The Best 2019 Movies That Audiences Didn’t Go See

Movie reviews are intended to guide audiences to the best movies now playing. Yet, the disparity between moviegoers and critics remains as strong as ever. Oftentimes, movies with poor reviews still connect with audiences, while critical darlings struggle to break into the mainstream.

Today, we’re looking at some of the best 2019 movies that audiences didn’t go see in theaters. For this list, we considered a combination of box office expectations, the film’s budget, and critical reception. By that criteria, a film could still be included even if it managed to turn a profit during its theatrical run.

Rosa Salazar at the premiere of 'Alita: Battle Angel' | Frazer Harrison/Getty Images
Rosa Salazar at the premiere of ‘Alita: Battle Angel’ | Frazer Harrison/Getty Images

‘The Kid Who Would Be King’ (released January 25)

Writer/director Joe Cornish made an auspicious directorial debut in 2011 with sci-fi horror film Attack the Block, which has since developed a cult following.

However, this King Arthur update was among the year’s biggest financial disappointments. The effects-heavy family film only earned $16 million domestically against a $59 million production budget.

Perhaps Fox simply didn’t know how to market the playful adventure in a way that would distinguish it from films like Guy Ritchie’s King Arthur: Legend of the Sword. In any case, critics loved Cornish’s sophomore outing, earning it an 89 percent rating on Rotten Tomatoes.

‘Happy Death Day 2U’ (released on February 13)

The original Happy Death Day proved to be a surprise smash in 2017, bringing in $125 million worldwide on a mere $4.8 million budget. Two years later, the sequel was released to greater fanfare but, apparently, the novelty of the Groundhog Day-esque premise had worn off.

Although director Christopher B. Landon’s film more than tripled its $9 million budget and earned mostly positive reviews, the resulting cume was not enough to entice Blumhouse Productions to greenlight a sequel.

Rumors have swirled about a third Happy Death Day, but Landon has flatly denied talks are happening.

‘Alita: Battle Angel’ (released February 14)

A sci-fi action-adventure from the man behind Avatar seems like the kind of film destined to break records.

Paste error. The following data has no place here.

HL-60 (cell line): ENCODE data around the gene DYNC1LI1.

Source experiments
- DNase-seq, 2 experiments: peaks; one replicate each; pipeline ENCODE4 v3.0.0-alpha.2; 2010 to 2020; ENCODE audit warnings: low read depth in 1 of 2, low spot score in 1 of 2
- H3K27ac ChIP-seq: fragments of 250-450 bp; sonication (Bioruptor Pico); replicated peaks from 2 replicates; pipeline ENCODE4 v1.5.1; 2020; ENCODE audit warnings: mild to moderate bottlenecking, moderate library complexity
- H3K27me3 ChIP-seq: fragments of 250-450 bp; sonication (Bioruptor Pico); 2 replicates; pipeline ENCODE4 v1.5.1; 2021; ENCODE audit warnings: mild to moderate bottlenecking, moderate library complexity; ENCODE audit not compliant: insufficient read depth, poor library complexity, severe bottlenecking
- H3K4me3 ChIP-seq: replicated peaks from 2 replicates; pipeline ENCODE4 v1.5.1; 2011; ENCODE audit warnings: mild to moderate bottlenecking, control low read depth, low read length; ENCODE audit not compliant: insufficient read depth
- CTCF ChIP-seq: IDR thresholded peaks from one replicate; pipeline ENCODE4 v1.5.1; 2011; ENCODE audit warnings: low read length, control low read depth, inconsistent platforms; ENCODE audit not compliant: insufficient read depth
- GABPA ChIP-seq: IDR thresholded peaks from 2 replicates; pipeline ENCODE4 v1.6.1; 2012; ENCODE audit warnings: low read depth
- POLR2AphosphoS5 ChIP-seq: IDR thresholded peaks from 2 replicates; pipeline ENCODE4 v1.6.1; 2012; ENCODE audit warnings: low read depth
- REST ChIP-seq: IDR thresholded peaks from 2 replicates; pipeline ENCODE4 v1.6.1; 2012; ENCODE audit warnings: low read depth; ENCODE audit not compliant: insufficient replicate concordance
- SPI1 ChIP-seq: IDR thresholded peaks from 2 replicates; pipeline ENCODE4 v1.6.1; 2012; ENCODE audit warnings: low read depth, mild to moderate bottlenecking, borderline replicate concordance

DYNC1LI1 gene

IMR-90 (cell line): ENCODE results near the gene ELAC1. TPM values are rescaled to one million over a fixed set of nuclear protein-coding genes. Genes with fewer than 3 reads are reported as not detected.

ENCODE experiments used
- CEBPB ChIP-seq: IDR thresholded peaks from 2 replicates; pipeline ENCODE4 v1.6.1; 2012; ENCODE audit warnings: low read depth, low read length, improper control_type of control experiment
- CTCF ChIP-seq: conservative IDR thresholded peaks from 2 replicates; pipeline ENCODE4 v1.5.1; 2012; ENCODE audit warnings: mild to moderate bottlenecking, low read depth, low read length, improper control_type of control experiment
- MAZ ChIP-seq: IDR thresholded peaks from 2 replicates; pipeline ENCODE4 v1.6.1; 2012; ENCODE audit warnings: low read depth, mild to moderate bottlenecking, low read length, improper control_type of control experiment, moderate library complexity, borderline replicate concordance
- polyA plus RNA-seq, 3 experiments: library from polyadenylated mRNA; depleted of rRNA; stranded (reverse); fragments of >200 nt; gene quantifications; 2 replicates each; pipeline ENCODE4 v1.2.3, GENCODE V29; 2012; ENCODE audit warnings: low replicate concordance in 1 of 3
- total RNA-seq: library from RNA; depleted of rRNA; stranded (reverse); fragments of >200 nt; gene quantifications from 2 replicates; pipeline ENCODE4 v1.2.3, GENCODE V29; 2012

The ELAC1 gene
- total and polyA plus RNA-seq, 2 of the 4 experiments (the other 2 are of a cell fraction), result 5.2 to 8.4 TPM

Yet, even with producer/co-writer James Cameron and director Robert Rodriguez (Sin City) involved, this adaptation of the 1990s manga series failed to overcome its $170 million production budget domestically. Sure, Alita earned a bit over $400 million worldwide, but once marketing is taken into account, its profit margin was modest at best.

All hope isn’t quite lost though, as star Rosa Salazar told /Film that fans should buy the film on Blu-ray to revive hopes for a sequel.

‘Long Shot’ (released May 3)

No one knew quite what to expect when we heard that Seth Rogen and Academy Award winner, Charlize Theron were teaming up for a love story set amid the chaos of U.S. politics.

The combined star power of its two leads wasn’t enough to get audiences to come out in droves for the R-rated comedy, which brought in just $30 million domestically despite an 81 percent rating on Rotten Tomatoes.

The likely culprit of Long Shot’s underperformance? The record-breaking box office take of a little film called Avengers: Endgame. Much like Thanos, Rogen and Theron never stood a chance.

‘Booksmart’ (released May 24)

Teen comedies tend to have a built-in appeal for mainstream audiences, due to their universal relatability and up-and-coming young casts. To that end, Olivia Wilde’s directorial debut seemed poised to become the next Superbad.

Alas, near-universal critical acclaim didn’t do much to buoy Booksmart during its theatrical run. While its $22 million domestic gross far eclipsed its $6 million production budget, it fell far short of expectations.

Considering the passion among critics, Wilde’s film should have been one of 2019’s biggest breakout hits. Instead, it cements its place among the year’s most underappreciated releases.

‘Rocketman’ (released May 31)

Here’s another selection that may surprise you. After all, director Dexter Fletcher’s Elton John biopic has earned $85 million domestically (and doubled that worldwide) against a production budget of $40 million. So why is it on our list?

Fletcher’s last project was the $900 million-grossing Bohemian Rhapsody, which he stepped in to complete following Bryan Singer’s departure. Comparatively, Rocketman’s numbers are more than a little disappointing.

Critics lavished praise on the film and star Taron Egerton’s performance. However, the R rating and fantasy elements may have prevented Fletcher’s film — while technically a hit — from making the impact many hoped it might.